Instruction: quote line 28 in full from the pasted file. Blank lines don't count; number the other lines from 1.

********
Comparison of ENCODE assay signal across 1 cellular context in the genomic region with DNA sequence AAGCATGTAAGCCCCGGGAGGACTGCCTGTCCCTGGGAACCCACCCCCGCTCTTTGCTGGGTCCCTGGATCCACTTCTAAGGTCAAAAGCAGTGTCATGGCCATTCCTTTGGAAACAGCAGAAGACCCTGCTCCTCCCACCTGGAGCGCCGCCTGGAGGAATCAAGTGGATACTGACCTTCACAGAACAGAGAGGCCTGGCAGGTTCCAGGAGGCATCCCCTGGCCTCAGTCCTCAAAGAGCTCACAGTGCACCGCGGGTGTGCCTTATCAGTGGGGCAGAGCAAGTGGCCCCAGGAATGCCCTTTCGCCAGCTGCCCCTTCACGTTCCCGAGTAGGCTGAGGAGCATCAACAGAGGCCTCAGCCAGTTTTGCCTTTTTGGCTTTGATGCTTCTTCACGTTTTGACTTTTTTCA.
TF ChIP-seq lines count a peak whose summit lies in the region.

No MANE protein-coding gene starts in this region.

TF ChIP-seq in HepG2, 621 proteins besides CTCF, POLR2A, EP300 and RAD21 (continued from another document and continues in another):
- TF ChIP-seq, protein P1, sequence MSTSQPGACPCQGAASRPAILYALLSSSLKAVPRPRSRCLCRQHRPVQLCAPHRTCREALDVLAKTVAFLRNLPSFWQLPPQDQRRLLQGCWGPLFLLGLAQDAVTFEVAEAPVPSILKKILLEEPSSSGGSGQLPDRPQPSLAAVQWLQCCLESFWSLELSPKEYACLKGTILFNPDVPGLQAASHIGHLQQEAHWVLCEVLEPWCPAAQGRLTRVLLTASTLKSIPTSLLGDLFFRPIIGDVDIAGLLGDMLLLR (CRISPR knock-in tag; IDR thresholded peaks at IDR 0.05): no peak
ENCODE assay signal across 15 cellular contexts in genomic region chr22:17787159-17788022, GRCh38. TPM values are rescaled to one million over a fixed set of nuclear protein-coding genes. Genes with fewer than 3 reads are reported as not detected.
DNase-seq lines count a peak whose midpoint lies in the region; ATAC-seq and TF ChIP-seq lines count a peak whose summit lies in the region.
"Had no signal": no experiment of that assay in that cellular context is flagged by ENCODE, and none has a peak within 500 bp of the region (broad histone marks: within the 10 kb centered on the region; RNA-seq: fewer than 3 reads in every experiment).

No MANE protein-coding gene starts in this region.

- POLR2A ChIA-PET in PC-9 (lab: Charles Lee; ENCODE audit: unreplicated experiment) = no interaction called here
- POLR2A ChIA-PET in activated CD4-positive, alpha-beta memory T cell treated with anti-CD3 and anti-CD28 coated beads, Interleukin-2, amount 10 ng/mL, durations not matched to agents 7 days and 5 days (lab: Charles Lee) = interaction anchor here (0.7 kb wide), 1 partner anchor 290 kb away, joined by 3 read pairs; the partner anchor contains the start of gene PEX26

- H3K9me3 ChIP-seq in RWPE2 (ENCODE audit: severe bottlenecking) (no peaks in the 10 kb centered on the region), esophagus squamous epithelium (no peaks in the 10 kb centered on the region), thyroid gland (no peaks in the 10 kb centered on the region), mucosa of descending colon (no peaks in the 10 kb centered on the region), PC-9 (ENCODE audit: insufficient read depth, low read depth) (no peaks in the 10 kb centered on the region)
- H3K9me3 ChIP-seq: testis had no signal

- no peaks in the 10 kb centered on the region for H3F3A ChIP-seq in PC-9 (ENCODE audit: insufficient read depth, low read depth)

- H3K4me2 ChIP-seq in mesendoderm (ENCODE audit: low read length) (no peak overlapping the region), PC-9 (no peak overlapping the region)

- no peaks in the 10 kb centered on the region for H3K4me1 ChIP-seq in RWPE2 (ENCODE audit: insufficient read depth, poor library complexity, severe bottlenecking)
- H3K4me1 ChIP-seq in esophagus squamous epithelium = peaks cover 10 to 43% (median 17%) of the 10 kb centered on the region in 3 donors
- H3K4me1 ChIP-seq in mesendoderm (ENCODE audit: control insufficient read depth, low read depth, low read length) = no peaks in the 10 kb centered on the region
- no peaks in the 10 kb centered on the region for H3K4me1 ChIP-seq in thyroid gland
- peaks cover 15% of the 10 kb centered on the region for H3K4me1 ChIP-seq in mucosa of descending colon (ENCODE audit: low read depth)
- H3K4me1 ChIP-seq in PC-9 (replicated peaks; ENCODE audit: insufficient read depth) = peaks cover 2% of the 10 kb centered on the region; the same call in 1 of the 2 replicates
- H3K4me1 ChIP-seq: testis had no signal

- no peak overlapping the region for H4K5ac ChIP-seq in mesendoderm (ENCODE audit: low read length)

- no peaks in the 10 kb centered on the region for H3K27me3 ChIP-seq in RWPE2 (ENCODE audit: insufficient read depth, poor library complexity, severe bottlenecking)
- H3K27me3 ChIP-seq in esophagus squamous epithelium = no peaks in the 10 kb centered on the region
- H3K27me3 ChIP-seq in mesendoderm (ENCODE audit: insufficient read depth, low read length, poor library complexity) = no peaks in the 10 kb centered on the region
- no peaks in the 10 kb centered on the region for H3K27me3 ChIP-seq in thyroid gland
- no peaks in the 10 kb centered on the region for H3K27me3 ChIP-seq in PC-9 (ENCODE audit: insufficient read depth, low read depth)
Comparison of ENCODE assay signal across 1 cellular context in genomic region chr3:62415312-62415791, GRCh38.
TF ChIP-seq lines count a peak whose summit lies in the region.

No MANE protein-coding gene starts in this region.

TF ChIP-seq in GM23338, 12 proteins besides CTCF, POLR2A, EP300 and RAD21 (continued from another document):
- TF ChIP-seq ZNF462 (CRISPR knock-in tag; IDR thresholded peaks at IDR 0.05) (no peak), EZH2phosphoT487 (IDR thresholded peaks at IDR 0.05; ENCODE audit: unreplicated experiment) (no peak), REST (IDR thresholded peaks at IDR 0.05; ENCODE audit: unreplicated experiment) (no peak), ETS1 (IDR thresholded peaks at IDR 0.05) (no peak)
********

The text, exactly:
- no peaks in the 10 kb centered on the region for H3K27me3 ChIP-seq in PC-9 (ENCODE audit: insufficient read depth, low read depth)